Celiac.com 08/22/2016 - Many doctors hear from celiac patients who suffer from persistent symptoms despite a long-term gluten-free diet. A research team recently set out to investigate the prevalence and severity of these symptoms in patients with variable duration of a gluten-free diet.
Altogether, the team classified 856 patients into three groups: 128 untreated patients, 93 on a short-term gluten-free diet of 1–2 years, and 635 patients on a long-term gluten-free diet of 3 years or longer. They conducted analyses of clinical and histological data and dietary adherence. They also included a control group of 166 healthy subjects.
The team evaluated symptoms according to the validated GSRS questionnaire. They compared severity of symptoms against severity in cases of peptic ulcer, reflux disease, inflammatory bowel disease (IBD) and irritable bowel syndrome (IBS).
Altogether, 93% of the short-term and 94% of the long-term treated patients had a strict gluten-free diet and recovered mucosa. Untreated patients had more diarrhea, indigestion and abdominal pain than those on a gluten-free diet and controls.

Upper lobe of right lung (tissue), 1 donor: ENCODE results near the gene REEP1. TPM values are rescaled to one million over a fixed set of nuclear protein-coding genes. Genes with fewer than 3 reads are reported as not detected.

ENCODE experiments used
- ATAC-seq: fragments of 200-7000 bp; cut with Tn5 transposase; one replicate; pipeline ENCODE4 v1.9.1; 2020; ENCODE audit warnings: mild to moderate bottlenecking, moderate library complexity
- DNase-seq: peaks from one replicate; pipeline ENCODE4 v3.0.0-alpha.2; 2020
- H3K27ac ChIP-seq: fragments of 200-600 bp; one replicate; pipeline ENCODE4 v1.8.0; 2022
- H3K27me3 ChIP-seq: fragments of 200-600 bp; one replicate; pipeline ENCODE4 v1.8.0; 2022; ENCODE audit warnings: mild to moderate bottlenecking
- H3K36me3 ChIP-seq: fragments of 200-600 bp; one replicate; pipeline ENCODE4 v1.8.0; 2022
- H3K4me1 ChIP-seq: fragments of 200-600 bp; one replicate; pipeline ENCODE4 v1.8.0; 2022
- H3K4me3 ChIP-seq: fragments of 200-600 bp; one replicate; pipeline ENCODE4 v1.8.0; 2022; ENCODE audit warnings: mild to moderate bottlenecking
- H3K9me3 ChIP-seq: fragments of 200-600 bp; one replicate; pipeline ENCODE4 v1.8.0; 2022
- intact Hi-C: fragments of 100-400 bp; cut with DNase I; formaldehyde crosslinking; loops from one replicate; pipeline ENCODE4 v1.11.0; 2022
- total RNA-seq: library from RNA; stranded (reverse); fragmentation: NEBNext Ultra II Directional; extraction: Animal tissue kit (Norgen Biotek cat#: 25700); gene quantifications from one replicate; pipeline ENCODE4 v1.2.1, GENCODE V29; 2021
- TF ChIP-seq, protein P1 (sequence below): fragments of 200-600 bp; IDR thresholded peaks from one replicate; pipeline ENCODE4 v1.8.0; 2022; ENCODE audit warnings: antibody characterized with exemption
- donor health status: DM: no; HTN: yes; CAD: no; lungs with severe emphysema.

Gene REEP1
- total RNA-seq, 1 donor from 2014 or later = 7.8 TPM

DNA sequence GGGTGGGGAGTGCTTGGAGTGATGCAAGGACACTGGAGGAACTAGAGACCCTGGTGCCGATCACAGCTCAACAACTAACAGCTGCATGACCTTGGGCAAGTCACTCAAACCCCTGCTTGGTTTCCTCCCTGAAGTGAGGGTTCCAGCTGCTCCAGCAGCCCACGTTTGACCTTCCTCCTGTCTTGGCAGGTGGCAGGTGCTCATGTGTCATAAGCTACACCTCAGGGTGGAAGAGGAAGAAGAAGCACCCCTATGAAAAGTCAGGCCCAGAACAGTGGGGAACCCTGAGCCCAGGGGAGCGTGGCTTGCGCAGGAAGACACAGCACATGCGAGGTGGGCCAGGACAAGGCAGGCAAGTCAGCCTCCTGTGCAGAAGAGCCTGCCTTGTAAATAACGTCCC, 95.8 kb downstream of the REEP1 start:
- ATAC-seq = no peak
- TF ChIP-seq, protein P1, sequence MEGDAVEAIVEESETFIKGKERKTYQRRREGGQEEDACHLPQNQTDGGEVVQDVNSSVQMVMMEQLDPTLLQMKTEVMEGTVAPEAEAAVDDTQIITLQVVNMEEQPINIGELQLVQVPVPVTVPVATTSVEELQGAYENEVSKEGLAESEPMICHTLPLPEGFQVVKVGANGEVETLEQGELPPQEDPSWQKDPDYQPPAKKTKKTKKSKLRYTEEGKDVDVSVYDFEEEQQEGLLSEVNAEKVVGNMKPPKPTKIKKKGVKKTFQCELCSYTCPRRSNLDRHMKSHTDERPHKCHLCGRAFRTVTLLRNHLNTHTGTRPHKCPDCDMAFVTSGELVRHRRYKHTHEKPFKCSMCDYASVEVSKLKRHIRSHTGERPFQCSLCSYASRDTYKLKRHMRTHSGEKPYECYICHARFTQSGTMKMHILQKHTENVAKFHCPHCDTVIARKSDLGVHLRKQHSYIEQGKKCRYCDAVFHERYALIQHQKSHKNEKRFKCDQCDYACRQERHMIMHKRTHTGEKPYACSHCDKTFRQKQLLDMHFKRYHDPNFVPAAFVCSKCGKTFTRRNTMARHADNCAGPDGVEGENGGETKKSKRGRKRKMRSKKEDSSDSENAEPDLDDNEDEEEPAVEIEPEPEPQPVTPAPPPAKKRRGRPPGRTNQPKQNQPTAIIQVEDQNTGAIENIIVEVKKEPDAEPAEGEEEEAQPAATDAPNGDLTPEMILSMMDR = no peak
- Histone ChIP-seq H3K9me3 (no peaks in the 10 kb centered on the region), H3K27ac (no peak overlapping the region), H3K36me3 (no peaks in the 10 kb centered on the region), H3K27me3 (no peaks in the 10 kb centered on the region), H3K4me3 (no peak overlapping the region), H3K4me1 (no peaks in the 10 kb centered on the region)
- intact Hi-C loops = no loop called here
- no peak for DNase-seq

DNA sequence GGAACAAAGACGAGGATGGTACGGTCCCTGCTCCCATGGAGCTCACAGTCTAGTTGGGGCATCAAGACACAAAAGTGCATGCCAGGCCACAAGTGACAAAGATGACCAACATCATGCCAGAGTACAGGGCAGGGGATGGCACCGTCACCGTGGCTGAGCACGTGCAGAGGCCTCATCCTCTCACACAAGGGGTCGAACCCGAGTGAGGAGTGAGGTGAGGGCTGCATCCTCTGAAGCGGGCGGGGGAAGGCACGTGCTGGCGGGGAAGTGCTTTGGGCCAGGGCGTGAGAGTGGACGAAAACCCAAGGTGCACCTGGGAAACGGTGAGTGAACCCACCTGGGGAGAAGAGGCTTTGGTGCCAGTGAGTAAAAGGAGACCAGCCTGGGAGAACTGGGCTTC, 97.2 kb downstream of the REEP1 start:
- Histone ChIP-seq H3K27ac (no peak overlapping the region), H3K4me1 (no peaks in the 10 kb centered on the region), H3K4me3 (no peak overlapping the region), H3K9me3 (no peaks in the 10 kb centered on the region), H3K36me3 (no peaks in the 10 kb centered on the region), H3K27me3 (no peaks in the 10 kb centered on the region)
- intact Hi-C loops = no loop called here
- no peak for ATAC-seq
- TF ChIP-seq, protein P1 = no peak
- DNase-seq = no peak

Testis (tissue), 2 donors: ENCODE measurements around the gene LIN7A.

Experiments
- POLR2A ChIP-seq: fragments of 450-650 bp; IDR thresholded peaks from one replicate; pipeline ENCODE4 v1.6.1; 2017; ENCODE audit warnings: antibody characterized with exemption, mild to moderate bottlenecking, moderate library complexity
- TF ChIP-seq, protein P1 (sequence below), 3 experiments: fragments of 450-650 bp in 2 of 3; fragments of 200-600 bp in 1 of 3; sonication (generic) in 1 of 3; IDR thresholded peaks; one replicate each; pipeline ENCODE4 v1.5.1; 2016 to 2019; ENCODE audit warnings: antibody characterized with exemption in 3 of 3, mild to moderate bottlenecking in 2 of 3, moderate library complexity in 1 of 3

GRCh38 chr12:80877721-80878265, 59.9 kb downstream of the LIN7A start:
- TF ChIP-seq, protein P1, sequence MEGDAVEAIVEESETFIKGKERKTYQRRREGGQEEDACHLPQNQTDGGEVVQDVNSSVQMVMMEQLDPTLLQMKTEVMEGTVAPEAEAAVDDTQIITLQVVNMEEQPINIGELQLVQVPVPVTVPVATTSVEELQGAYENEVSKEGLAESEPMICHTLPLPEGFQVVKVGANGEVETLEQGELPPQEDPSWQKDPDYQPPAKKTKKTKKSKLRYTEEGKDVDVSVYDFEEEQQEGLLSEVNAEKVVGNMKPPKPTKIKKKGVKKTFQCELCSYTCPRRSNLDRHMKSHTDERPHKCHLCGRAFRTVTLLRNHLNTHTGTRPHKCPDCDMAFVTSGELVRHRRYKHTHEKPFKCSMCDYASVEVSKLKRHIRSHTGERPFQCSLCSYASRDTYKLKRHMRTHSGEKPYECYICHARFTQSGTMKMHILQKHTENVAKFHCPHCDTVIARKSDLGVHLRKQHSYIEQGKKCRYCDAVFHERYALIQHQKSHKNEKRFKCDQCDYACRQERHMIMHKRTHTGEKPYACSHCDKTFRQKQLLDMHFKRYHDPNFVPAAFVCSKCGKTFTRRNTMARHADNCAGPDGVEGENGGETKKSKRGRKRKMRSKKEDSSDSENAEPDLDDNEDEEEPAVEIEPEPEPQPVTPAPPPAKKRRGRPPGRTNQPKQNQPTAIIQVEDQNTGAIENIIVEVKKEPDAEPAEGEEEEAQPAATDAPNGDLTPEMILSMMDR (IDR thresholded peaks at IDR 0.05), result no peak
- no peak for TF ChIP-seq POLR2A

Their results showed no differences in symptoms between the short- and long-term gluten-free diet groups, though both showed poorer GSRS total score than control subjects, with p = 0.03 and p = 0.05, respectively. Patients treated 1–2 years had more diarrhea (p = 0.03) and those treated >10 years had more cases of reflux (p = 0.04) than control subjects.
Meanwhile, long-term treated celiac patients showed relatively mild symptoms compared with other gastrointestinal diseases.
Based on these results, most celiac patients showed a good response to gluten-free diet, which continued in long-term follow-up, although not all patients see their health return to that of non-celiac individuals.